Take a closer look!

Red–Necked Wallaby Macropus rufogriseus

Small kangaroos, called wallabies, live in Australia and New Guinea. Red-necked wallaby live in Australia’s eastern forests. Active at night, their big ears alert them to danger before they ever see it.

12 Earthquake Educator Guide California Academy of Sciences c. key concepts: lifeSHAKE EXPERIENCE drifts DOME THEATER

RATITES Plant Evidence

Living plants and their fossils SAN FRANCISCO SHAKES provide evidence of the breakup of PLATE TECTONICS

supercontinents. When plates move, FOSSIL EVIDENCE LIFE DRIFTS they carry living organisms along PLANTS with them. PEOPLE PREPARE MARSUPIALS

METEORITE Main ideas: » Cycads provide evidence that Africa, Madagascar, South America, Antarctica and were once connected. » As pieces of split and moved to their EARTH QUAKES present positions, Australia, South America, PLATES SHIFT Antarctica and Australia remained connected in a »  Fossil pollen from flowering plants found on biological corridor. different Southern Hemisphere continents indicates » Antarctica was central to a flow of plants and animals these land masses were once much closer together between South America and Australia. geographically.

Take a closer look!

Pineapple Zamia Lepidozamia peroffskyana

In the wild, this cycad grows only in eastern Australia. But it is a close relative of cycads found in Africa and South America.

California Academy of Sciences Earthquake Educator Guide 13 c. key concepts: lifeSHAKE EXPERIENCE drifts DOME THEATER

RATITES Fossil Evidence

Modern distributions of fossilized andSAN FRANCISCO SHAKES living plants and animals are evidence PLATE TECTONICS

of the break up of supercontinents. FOSSIL EVIDENCE LIFE DRIFTS Fossils tell us when and where plants PLANTS and animals once PEOPLEexisted. PREPARE MARSUPIALS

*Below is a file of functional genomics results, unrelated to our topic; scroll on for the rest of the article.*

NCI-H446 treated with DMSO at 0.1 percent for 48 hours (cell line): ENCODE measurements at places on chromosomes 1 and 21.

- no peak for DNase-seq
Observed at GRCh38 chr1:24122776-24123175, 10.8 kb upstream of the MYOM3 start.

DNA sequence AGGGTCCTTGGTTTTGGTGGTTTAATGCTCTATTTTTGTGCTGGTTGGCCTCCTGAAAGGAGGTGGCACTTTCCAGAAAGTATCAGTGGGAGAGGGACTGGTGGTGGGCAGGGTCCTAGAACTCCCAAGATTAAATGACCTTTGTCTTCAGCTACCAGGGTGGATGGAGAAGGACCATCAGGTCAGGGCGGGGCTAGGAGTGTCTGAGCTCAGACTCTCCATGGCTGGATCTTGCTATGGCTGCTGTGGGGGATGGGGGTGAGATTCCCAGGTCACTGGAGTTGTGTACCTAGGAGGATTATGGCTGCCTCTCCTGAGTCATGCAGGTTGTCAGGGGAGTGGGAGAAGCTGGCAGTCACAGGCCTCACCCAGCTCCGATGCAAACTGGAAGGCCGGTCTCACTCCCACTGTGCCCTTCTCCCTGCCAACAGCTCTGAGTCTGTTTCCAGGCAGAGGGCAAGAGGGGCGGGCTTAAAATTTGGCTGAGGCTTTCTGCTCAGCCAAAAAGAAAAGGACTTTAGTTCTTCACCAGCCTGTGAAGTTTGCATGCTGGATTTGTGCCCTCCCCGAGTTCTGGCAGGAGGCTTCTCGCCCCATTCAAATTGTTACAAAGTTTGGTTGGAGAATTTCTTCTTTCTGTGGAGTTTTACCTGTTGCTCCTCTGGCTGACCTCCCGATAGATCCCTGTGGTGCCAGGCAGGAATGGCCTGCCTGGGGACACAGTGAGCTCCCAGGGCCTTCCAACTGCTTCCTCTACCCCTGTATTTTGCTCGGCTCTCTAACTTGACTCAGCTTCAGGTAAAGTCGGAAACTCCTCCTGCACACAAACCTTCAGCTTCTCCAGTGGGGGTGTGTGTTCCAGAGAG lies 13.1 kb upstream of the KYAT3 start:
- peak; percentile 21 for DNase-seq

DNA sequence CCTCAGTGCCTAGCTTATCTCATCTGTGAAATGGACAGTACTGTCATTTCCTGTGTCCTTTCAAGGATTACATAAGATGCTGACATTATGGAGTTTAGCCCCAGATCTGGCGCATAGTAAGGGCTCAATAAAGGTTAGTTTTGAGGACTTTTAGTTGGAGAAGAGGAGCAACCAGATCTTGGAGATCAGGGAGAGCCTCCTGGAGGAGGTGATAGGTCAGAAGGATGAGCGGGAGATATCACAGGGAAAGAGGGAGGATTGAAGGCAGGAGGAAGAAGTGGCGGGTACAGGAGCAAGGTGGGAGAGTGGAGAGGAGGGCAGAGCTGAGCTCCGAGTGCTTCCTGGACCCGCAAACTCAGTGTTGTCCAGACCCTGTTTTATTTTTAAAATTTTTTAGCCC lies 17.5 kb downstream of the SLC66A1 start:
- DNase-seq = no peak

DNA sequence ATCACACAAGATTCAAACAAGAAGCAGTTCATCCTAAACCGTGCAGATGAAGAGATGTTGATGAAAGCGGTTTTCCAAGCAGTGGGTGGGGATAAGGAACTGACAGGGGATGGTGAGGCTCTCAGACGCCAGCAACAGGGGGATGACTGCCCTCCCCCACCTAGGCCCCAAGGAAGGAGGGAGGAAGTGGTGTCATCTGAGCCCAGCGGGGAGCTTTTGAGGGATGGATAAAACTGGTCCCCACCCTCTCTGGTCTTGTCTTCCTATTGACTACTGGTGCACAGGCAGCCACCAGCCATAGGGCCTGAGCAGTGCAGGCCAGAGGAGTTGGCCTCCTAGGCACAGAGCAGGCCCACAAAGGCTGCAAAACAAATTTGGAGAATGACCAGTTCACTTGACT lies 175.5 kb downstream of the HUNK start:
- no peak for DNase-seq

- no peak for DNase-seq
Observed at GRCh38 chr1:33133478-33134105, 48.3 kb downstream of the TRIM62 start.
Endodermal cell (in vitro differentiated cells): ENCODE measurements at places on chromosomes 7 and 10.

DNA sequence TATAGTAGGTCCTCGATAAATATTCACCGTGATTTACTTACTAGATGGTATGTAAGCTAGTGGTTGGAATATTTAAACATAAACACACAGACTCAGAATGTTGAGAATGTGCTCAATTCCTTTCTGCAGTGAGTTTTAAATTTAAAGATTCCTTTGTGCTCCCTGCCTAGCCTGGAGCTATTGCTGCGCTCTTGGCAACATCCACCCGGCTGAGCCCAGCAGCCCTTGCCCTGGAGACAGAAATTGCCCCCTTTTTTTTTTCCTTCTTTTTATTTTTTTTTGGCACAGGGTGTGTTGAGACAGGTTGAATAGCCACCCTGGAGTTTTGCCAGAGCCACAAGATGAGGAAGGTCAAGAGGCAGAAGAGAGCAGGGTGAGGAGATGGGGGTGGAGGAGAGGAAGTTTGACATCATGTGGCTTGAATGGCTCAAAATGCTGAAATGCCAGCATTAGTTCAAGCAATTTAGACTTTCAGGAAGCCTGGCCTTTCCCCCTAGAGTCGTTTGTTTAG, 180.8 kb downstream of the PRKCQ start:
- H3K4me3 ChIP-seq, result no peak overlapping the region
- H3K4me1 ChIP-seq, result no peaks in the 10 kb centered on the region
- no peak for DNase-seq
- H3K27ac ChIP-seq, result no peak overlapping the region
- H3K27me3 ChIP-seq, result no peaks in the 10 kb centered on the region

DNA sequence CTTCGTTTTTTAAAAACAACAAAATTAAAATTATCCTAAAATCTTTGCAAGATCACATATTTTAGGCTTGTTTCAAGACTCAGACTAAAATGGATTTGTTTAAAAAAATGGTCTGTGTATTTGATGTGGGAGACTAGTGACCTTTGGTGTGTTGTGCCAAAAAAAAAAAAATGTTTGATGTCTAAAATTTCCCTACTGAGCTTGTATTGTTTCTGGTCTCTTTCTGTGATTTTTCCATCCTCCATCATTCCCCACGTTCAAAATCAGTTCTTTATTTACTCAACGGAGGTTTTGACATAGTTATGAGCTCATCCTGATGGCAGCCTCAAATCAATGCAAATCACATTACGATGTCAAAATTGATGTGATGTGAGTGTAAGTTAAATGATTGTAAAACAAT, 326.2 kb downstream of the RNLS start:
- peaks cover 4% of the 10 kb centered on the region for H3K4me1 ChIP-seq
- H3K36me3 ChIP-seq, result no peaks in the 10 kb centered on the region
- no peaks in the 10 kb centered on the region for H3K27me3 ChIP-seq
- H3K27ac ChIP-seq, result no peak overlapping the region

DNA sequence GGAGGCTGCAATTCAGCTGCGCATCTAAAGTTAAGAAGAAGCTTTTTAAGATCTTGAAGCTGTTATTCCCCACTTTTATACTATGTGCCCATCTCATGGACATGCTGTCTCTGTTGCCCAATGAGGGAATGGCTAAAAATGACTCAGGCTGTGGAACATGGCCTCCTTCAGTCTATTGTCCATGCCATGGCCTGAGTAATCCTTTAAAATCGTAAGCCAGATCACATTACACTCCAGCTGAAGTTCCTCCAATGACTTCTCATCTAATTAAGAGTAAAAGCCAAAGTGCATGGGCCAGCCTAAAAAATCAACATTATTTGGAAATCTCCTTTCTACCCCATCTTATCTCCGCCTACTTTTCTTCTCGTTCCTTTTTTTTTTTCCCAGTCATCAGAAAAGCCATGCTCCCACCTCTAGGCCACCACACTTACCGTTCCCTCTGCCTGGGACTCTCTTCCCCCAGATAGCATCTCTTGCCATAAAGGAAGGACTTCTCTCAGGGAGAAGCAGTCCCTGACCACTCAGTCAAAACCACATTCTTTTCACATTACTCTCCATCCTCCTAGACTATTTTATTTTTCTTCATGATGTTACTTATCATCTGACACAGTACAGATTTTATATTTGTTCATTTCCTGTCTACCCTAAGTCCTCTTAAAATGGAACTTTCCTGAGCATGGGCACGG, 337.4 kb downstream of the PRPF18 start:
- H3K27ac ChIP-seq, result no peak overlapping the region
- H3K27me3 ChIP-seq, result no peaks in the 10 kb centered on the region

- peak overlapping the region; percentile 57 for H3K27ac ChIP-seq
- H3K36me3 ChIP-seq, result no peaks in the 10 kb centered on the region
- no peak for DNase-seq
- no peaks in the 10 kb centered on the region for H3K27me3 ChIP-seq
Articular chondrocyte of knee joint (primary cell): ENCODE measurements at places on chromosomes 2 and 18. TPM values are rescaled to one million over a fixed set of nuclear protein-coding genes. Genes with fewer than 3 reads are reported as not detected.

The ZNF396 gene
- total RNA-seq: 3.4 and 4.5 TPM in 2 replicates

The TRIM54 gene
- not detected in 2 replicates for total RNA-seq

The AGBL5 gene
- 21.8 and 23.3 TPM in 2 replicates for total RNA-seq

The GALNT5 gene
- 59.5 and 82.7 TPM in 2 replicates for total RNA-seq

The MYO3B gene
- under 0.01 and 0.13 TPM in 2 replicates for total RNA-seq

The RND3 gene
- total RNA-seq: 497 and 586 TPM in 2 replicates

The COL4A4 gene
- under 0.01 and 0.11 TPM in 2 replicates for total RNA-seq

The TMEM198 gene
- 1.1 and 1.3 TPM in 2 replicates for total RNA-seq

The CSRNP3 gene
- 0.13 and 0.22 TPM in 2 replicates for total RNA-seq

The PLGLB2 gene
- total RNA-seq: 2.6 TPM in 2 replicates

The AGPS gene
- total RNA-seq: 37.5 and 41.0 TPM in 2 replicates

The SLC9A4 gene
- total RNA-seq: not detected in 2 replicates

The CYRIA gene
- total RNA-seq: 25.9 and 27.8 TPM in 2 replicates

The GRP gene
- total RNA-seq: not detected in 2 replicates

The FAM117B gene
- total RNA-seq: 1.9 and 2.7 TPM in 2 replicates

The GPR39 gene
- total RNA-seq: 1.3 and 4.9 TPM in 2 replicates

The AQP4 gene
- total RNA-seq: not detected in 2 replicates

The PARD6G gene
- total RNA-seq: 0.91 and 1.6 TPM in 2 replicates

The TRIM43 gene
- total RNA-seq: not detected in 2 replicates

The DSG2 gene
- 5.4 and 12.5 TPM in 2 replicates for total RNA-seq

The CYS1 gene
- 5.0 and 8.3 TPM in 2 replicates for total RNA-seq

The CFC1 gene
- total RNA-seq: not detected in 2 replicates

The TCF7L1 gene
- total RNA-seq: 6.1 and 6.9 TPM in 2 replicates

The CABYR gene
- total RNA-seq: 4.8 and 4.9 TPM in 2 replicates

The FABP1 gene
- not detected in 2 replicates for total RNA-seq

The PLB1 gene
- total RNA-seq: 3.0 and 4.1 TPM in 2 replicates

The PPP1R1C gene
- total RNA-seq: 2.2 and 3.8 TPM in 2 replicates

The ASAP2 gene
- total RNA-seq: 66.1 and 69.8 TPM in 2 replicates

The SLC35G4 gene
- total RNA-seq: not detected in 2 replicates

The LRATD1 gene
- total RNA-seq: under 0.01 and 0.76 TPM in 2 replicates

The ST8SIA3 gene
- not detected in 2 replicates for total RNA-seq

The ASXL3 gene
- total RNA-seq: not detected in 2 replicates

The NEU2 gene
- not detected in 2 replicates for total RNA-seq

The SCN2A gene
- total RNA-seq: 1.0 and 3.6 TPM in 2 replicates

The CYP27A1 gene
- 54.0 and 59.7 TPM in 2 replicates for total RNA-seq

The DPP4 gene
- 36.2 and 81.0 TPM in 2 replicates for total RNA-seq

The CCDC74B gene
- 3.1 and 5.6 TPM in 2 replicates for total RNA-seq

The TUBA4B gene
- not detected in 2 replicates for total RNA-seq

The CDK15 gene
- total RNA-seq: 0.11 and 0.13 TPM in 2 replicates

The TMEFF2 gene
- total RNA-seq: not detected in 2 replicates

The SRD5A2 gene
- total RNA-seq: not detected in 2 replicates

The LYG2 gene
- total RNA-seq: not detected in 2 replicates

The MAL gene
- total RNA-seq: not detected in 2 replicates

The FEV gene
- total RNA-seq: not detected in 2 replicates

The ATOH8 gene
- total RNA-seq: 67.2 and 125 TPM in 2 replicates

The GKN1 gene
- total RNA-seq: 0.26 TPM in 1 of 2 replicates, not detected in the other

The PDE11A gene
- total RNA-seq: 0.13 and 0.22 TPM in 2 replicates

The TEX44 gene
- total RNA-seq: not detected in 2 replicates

METEORITE Main ideas: »  Scientists use geology, fossils, living organisms, and DNA studies as clues to reconstruct plate movement. »  Some life “rode” on the diverging plates, became EARTH QUAKES isolated and evolved into new species. »  Identical or similar fossils found on today’s continents

»  Other life dispersedPLATES to new SHIFT areas as continents and separated by vast distances, were some of the reconnected across land bridges, oceans narrowed, first clues that scientists used to reconstruct past or chains of volcanic islands formed. plate movement. »  Fossils of extinct life forms on separate Southern »  Modern distributions of fossils over what is now South Hemisphere continents help piece together the Africa, Australia, , South America and sequence of past supercontinents. Antarctica, provide information about past climates.

Records in Rock

Africa Lystrosaurus India Fossil remains of this ancestral mammal were found in Africa, Madagascar, India and Antarctica. South America Australia Antarctica Glossopteris Fossils were found across all Cynognathus continents in the Southern Fossils of this ancestral Mesosaur Hemisphere. mammal were found in Fossils of these freshwater Africa and South America. reptiles were found in Africa and South America, lands now separated by a large ocean.

14 Earthquake Educator Guide California Academy of Sciences c. key concepts: life drifts

Flightless Birds

SHAKE EXPERIENCE The ancestors of an ancient lineage DOME THEATER of flightless birds called ratites ranged over the supercontinent RATITES Gondwana. Some ratites may have

reached their separate SouthernSAN FRANCISCO SHAKES Hemisphere continents by drifting PLATE TECTONICS with land masses as they broke apart. FOSSIL EVIDENCE LIFE DRIFTS Over time, moving plates reshaped PLANTS continentsPEOPLE and PREPAREtheir climate and MARSUPIALS

habitats. The slow movement of METEORITE separating plates gave these birds enough time to evolve adaptations What is a Ratite? to changing conditions. EARTH QUAKES Main ideas: Larger size »  FlightlessPLATES birds SHIFT provide living evidence that Ratites tend to have large, heavy boned bodies. connects Africa, South America, Australia, New Zealand and Antarctica.